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Different neuropsychological studies have consistently found an attention, memory and executive function deficit in schizophrenic patients. The Positive and Negative Syndrome Scale (PANSS) evaluates different clinical aspects of schizophrenia. Factor analyses of this scale suggest the existence of a “cognitive factor”, constituted by several items pertaining to the different subscales. In order to have an acceptable concurrent validity, this “cognitive factor” should correlate with the execution of neuropsychological tasks. Our objective was to study the correlation between the PANSS “cognitive factor” and the execution of neuropsychological tasks evaluating attention, memory and executive functions.
Thirty-five schizophrenic patients were evaluated using the Continuous Performance Test (CPT), the Rey-Osterrieth Complex Figure Test (Rey CFT) and the Wisconsin Card Sorting Test (WCST). Bivariate partial correlation between the neuropsychological variables and the PANSS “cognitive factor” was examined. In order to obtain this cognitive component, and based on previous studies, items P2, N5, PG10 and PG11 were used.
The PANSS “cognitive factor” was significantly correlated to CPT omission errors (r=0.45; p=0.006), Rey CFT recall after 5 minutes (r=-0.34; p=0.049), Rey CFT recall after 30 minutes (r=-0.40; p=0.020), WCST perseverative responses (r=0.36; p=0.035), and WCST perseverative errors (r=0.35; p=0.041).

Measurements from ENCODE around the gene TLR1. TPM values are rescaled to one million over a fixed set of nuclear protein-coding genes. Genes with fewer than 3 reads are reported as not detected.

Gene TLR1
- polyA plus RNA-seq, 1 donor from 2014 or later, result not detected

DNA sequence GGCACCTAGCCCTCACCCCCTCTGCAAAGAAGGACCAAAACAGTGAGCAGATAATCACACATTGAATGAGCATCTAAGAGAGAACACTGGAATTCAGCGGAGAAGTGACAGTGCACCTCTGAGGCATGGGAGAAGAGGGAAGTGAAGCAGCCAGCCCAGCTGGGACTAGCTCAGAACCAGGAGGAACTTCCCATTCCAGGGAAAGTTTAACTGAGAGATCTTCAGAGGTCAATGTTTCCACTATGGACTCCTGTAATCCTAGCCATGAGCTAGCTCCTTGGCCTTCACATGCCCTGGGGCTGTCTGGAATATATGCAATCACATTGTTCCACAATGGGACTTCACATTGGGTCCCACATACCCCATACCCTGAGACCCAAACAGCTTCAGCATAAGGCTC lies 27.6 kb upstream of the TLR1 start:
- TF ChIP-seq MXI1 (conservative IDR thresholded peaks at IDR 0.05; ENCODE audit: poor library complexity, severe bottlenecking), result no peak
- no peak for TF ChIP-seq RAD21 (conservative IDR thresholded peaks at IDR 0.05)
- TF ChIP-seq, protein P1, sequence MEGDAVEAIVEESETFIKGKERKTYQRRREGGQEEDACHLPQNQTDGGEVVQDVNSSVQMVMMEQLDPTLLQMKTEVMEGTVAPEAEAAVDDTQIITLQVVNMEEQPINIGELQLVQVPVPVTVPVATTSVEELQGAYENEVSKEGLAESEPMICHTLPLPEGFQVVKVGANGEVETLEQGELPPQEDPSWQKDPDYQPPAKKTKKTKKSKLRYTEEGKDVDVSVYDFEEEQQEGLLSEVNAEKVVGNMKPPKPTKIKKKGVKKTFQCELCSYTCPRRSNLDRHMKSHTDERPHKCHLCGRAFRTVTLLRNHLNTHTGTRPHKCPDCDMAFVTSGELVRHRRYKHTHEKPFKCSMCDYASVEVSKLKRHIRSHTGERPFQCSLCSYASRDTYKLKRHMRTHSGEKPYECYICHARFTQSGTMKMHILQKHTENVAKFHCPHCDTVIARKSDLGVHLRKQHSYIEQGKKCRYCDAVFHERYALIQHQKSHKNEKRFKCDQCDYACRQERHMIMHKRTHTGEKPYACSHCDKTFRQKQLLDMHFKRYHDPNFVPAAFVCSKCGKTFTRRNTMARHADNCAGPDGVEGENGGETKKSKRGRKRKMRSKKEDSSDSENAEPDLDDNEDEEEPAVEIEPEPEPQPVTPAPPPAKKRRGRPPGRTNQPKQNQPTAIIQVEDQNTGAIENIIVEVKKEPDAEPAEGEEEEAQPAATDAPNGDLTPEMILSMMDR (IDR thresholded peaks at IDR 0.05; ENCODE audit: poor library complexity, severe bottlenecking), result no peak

The existence of significant correlations between the PANSS “cognitive factor” and performance on neuropsychological tasks evaluating attention (CPT), memory (Rey CFT) and executive functions (WCST) supports the concurrent validity of this factor.
Different personality factors have been investigated in connection with addictive disorders such as pathological gambling. “Impulse control”, proposed as a dimension of personality in modern “Big Five” models, has been associated with pathological gambling. Pathological gamblers have a high prevalence of childhood attention-deficit/hyperactivity disorder (ADHD), which is also associated with high impulsivity. Based on a five-factor personality model, our objective was to compare different personality dimensions in a group of pathological gamblers with childhood ADHD history, a group of pathological gamblers without such history and a control group. Special emphasis was placed on the factor “emotional stability”, which includes the subdimensions “emotion control” and “impulse control”.
A sample of 30 pathological gamblers with childhood ADHD history (ADHD+PG group), 33 pathological gamblers without ADHD history (ADHD-PG group) and 42 control subjects were assessed using the Big Five Questionnaire (BFQ). The different BFQ dimensions and subdimensions were compared.
For the “emotional stability” factor, the T-scores obtained indicated statistically significant differences between groups (ADHD+PG group: 44.1; ADHD-PG group: 51.9; control group: 57.9; ANOVA, p<0.001). Scheffe´s post hoc analysis showed the ADHD+PG group to be less emotionally stable than both the ADHD-PG (p=0.002) and the control groups (p<0.001); the ADHD-PG group also scored lower on this “emotional stability” factor than the control group (p=0.015).
Pathological gamblers with a history of childhood ADHD exhibit differential personality traits. ADHD history is associated with a lower score on the “emotional stability” factor, which includes the subdimensions “emotion control” and “impulse control”.
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